Atalay’s work at Çatalhöyük resulted in a number of concrete outcomes. For example, Atalay focused on community-based archaeological education. She developed comics about Çatalhöyük, community reports and newsletters, an annual festival for local villages and the project, and an archaeological community theater program. As part of the Çatalhöyük CBPR project, Atalay also implemented a local internship program, developed an iPhone app, and started building a village heritage committee. In short, Atalay began by listening to communities and then implemented (a remarkable number of) programs that responded to their expressed needs.
Outcomes and challenges
There are many complications with this project. Many of the issues Atalay encountered point to wider problems with engaged archaeology and CBPR. The primary issue Atalay reflects on is simple but crucial: Who and what constitutes “the community”? In other words, who do and should we work with (and who do we ally with) when we engage in community-based research? The local communities near Çatalhöyük, like those throughout the world, are riven by disagreements and conflicts. For example, in Turkey there is a lot of conflict over religion (with splits over class and ethnicity implicated as well). The modern state of Turkey was founded on the secular ideals promoted by its first President, Mustafa Kemal Atatürk; today, Islamism in various forms is popular and growing. Indeed, the attempted coup d’état by the Turkish military in 2016 was partly in response to the erosion of secularism, human rights, and democracy under the rule of President Recep Tayyip Erdoğan (more on this later). Political conflicts like this one have implications for any work in Turkey. Choosing who to work with often means deciding to weigh in on one side of this internal divide: archaeologists face “limitations on talking with local residents due to contemporary political concerns,” as Atalay puts it.
Atalay in particular encountered many difficulties as a woman working in a deeply patriarchal society. In general, she had to interact with women and men in the local community separately. Furthermore, many of the men expressed concerns about how their wives and daughters were involved with the CBPR project. Atalay describes this “desire to limit the input and participation of local women at Çatalhöyük” as particularly evident in the handicraft project she tried to start. Discussions among the community had demonstrated a desire for a merchandising program to bring revenue to local residents. In response, the CBPR project began investigating a micro-loan program; however, men refused permission for their female relatives to participate in this project.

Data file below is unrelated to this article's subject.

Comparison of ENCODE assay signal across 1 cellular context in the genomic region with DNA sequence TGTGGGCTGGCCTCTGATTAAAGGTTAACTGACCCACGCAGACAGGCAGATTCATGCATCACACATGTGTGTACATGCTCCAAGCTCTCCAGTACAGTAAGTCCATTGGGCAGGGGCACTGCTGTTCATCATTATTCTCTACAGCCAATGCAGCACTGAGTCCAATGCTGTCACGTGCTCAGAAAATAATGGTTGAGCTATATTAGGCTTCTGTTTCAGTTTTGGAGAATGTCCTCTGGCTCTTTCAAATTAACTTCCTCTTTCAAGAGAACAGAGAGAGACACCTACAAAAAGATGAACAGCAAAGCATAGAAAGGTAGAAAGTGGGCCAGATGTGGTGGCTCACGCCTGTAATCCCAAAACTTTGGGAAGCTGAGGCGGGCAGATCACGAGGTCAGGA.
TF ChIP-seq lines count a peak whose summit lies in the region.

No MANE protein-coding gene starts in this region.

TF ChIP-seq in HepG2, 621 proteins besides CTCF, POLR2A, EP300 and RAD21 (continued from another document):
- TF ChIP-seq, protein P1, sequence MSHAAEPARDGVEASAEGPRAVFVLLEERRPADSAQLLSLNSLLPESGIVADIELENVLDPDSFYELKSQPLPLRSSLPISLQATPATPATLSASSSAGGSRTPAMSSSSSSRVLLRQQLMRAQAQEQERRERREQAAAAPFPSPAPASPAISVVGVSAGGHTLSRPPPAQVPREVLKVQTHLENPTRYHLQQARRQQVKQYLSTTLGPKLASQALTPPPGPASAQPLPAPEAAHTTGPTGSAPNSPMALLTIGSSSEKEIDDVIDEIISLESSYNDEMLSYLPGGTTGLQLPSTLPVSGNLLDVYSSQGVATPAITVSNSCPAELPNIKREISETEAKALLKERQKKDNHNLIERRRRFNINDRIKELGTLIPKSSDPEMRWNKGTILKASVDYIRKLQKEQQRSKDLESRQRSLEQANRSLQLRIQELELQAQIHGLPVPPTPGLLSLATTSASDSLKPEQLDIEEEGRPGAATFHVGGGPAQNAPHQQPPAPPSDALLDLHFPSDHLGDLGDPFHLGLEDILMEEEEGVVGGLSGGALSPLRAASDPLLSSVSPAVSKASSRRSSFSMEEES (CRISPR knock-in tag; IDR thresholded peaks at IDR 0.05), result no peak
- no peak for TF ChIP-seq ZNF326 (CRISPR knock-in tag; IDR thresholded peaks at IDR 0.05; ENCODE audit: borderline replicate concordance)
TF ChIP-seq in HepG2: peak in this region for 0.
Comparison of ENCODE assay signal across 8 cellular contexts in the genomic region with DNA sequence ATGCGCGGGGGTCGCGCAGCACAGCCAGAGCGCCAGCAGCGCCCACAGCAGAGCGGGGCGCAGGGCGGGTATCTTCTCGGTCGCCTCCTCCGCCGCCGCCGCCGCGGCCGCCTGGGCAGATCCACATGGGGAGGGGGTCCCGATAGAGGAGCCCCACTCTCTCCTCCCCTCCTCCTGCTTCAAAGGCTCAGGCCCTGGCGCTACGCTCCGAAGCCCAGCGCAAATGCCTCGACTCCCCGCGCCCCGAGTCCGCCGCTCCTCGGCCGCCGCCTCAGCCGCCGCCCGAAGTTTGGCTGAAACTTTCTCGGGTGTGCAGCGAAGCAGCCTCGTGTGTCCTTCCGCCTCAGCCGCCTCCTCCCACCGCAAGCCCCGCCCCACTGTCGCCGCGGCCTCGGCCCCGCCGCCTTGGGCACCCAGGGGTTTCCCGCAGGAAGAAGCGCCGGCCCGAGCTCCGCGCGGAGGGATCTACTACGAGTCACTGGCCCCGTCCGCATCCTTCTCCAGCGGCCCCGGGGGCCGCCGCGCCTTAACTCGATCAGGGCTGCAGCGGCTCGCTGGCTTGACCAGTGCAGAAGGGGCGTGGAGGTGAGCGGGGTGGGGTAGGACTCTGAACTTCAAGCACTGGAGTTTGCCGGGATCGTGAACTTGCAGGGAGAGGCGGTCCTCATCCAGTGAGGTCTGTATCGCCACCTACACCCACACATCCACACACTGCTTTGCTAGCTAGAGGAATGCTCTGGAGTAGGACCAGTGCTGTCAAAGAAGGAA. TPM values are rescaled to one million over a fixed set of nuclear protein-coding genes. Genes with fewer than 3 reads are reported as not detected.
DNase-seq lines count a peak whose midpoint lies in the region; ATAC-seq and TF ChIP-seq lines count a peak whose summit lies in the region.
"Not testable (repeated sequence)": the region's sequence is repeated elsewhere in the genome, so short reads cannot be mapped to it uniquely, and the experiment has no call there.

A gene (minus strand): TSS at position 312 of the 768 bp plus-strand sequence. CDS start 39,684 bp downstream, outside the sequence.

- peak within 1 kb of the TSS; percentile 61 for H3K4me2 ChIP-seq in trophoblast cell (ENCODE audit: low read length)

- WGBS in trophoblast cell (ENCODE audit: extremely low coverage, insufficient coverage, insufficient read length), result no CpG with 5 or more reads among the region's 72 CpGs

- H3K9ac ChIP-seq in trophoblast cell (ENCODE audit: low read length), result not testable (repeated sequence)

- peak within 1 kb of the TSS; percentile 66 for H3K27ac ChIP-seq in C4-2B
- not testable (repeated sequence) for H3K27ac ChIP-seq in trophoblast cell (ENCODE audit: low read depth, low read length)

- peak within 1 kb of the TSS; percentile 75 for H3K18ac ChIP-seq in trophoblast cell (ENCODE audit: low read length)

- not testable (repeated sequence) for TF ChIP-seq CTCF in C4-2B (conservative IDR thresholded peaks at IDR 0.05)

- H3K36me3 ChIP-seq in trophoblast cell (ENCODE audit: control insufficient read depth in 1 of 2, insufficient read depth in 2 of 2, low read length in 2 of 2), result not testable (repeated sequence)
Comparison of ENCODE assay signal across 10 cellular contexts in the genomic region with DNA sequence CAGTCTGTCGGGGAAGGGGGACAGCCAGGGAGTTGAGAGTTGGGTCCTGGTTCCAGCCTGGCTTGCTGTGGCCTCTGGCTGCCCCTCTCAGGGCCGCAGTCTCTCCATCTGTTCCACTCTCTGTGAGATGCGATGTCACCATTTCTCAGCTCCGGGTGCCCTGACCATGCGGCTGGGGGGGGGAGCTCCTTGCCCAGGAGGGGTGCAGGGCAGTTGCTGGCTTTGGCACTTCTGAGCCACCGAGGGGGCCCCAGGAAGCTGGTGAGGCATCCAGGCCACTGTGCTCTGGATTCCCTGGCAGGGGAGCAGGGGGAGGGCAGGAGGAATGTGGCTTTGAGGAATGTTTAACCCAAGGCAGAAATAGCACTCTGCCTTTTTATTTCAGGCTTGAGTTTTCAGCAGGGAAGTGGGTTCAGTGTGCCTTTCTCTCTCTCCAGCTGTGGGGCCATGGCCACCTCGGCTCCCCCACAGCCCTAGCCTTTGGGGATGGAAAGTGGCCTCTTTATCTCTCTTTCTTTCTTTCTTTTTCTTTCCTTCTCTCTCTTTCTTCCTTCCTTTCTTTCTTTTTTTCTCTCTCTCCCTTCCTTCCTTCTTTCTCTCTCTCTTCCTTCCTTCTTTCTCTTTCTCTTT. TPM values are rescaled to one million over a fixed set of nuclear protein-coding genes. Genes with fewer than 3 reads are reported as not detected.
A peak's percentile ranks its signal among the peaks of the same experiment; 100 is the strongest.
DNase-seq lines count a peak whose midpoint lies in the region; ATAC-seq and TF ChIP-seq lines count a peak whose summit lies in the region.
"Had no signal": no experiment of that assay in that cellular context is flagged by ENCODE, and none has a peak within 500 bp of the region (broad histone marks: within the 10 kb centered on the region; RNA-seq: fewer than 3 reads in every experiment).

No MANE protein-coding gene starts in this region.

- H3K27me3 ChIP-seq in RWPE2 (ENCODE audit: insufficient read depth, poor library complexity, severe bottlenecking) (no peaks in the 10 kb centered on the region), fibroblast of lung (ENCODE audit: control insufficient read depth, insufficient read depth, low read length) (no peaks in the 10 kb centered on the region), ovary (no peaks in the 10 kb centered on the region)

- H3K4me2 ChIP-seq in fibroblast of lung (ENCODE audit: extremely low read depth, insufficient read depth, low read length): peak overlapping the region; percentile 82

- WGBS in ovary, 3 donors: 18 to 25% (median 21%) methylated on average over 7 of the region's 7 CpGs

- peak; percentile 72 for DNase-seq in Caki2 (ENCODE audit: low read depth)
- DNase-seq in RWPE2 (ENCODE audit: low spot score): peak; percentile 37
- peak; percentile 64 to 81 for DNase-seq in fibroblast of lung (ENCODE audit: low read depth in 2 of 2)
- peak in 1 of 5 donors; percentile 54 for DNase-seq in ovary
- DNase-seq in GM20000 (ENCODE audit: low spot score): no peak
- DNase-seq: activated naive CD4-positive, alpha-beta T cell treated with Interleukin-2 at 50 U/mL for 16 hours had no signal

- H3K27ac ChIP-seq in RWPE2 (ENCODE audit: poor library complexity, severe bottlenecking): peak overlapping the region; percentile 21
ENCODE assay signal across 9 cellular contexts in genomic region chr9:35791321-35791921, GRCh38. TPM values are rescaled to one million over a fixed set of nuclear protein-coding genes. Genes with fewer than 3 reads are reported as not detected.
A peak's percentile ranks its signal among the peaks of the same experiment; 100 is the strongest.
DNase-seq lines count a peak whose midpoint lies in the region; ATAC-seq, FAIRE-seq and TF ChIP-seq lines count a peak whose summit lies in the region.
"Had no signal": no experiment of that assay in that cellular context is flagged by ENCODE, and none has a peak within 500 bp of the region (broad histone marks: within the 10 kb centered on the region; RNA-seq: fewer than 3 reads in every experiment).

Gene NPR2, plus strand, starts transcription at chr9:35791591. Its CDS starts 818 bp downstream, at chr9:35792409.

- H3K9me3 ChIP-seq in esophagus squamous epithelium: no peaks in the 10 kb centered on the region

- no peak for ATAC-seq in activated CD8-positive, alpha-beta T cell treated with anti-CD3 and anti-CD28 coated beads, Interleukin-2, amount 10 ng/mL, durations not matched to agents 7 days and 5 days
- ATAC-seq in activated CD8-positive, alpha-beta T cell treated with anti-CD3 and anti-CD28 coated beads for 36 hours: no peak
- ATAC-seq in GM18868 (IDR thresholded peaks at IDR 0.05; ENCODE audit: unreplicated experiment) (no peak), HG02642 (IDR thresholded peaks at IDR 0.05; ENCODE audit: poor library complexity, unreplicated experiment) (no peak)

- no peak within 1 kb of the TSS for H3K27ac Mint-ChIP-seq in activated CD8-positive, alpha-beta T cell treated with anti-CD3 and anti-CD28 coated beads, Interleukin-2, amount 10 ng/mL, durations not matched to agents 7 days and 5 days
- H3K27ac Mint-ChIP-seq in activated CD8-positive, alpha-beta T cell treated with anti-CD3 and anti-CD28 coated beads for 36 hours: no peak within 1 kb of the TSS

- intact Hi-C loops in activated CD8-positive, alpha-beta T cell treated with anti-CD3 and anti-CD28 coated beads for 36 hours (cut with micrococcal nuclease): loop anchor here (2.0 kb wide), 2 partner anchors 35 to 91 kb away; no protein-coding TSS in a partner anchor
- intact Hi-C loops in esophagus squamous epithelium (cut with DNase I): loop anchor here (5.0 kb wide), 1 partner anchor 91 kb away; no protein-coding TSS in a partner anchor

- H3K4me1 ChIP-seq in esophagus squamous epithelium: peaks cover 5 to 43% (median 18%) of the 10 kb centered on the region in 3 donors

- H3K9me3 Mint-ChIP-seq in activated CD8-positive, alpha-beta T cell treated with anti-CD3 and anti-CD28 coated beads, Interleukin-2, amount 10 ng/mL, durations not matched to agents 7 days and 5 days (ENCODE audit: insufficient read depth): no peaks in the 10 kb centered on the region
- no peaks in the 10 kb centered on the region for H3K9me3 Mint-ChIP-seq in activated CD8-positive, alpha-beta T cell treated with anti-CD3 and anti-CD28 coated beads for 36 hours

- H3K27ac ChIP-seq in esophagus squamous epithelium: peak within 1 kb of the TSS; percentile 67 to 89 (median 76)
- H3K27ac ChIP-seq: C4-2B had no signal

These kinds of problems will in some form beset any type of community engagement. The seemingly intractable question is: How do we negotiate complex internal dynamics? To what point should we as outsiders allow local communities to perpetuate clearly oppressive dynamics? Atalay responds in a variety of ways. First, she emphasizes that we should not simply say “I’m going to work with those who agree with me!” We should also do our best to foster collaboration and reconcile opposing factions within a participatory paradigm. At the same time, we must recognize that who we choose to work with in many cases means lending our support to one side of an internal conflict. When Sonya Atalay chose to collaborate with local women, she infuriated the men who lead the local community. On the other hand, working only with the established leadership often means being complicit in problematic dynamics of oppression and marginalization. So what should we do? How should Sonya Atalay navigate the gender dynamics in her CBPR project at Çatalhöyük?